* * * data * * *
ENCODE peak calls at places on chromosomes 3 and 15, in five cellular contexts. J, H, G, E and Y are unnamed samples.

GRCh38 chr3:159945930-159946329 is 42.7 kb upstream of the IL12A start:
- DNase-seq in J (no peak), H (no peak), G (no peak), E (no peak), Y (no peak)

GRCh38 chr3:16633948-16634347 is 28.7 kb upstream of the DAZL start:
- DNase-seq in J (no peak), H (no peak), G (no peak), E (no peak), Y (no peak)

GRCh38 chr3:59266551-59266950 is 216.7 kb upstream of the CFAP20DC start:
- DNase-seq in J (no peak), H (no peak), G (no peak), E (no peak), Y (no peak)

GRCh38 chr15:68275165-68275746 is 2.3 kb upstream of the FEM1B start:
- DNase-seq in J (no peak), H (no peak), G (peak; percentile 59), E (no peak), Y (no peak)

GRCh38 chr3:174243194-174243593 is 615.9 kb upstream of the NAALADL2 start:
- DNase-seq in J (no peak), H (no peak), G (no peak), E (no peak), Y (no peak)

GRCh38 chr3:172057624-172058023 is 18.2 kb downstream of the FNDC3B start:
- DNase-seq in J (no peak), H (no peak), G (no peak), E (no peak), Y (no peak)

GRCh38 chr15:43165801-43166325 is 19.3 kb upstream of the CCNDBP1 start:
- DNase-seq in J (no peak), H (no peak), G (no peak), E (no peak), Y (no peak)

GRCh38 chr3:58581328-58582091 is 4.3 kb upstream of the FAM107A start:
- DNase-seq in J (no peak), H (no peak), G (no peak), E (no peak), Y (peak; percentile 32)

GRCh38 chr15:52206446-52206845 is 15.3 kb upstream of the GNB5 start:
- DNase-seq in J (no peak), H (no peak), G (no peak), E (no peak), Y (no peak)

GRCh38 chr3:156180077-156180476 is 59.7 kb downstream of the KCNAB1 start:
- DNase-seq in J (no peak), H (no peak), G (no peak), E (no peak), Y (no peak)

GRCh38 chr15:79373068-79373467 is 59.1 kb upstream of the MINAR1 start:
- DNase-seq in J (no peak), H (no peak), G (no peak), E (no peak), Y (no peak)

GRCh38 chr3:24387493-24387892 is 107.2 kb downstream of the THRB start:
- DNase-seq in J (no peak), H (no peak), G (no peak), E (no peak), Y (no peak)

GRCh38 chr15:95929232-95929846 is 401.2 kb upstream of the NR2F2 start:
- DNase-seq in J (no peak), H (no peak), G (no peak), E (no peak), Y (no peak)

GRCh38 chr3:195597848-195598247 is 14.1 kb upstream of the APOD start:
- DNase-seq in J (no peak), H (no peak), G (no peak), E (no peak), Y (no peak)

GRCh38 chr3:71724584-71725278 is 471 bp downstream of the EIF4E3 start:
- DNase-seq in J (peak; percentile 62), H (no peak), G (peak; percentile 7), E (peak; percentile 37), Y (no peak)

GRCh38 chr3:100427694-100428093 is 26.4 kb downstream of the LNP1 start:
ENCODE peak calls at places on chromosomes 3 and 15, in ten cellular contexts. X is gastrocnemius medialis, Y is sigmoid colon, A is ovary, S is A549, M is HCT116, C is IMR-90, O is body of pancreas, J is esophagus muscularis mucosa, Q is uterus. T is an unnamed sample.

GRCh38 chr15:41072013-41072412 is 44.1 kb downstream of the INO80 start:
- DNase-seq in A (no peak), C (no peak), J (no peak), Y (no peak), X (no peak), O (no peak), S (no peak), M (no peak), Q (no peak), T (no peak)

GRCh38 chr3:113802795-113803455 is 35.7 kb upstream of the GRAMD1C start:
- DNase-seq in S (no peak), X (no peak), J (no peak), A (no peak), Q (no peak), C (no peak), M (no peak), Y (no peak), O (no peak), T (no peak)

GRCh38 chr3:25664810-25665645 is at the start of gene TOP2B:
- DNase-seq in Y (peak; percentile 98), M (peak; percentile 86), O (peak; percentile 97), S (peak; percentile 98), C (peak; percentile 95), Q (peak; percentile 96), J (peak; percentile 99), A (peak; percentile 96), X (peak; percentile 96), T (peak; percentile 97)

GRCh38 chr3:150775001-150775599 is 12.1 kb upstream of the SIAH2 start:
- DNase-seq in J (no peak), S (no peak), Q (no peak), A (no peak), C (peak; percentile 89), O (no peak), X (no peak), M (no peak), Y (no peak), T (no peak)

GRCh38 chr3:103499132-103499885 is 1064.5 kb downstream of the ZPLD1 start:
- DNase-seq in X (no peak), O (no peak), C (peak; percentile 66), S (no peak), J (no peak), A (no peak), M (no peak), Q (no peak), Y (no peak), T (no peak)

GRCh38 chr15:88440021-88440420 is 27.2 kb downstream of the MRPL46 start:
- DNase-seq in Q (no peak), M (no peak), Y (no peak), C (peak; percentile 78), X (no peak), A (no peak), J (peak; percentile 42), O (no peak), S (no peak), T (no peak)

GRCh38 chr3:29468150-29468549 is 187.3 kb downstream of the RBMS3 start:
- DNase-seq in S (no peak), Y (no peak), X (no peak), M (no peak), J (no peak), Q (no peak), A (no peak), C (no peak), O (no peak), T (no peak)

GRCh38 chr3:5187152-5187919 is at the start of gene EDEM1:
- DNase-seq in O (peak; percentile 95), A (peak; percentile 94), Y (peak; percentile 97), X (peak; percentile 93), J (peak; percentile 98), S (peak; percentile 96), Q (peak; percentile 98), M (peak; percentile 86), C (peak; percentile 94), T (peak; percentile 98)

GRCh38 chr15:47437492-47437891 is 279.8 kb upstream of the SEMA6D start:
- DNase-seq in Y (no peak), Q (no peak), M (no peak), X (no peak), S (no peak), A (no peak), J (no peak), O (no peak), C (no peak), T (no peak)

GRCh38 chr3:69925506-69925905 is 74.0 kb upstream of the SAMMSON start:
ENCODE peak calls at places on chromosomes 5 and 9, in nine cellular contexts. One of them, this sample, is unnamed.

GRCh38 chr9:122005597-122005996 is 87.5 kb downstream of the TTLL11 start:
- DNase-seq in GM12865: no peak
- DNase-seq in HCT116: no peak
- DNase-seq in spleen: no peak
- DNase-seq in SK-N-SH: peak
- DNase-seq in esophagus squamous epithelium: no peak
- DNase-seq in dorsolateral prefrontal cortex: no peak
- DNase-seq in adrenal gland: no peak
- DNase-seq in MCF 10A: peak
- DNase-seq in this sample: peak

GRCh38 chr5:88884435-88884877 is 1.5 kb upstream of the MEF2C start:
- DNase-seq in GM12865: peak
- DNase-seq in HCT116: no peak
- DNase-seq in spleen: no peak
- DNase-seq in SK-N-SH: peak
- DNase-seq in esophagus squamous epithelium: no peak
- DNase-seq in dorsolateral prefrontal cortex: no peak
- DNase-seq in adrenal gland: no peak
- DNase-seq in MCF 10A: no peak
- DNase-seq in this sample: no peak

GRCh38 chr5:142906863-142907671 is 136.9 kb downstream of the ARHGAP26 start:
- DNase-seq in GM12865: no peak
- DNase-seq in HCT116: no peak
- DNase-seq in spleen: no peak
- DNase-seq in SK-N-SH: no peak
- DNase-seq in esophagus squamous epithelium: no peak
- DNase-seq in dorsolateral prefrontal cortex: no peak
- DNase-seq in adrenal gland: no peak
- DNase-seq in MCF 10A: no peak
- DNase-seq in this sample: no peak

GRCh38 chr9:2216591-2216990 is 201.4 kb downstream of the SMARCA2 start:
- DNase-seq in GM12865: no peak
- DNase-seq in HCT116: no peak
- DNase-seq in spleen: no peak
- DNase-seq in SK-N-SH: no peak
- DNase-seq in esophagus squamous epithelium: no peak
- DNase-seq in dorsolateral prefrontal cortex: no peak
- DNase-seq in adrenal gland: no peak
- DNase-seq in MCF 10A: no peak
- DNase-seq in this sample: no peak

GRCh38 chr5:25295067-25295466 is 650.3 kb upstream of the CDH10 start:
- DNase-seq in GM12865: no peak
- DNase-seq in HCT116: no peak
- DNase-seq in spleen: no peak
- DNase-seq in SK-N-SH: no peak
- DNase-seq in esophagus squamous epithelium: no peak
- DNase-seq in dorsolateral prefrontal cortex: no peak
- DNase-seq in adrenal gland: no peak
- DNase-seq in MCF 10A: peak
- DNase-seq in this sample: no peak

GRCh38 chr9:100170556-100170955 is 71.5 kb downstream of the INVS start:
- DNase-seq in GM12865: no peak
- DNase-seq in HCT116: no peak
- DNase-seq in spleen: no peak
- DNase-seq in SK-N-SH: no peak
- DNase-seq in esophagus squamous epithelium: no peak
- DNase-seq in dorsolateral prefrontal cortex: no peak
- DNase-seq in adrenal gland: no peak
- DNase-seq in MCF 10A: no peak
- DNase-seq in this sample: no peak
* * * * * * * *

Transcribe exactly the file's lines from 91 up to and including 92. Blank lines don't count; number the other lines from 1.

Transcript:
- DNase-seq in adrenal gland: no peak
- DNase-seq in MCF 10A: no peak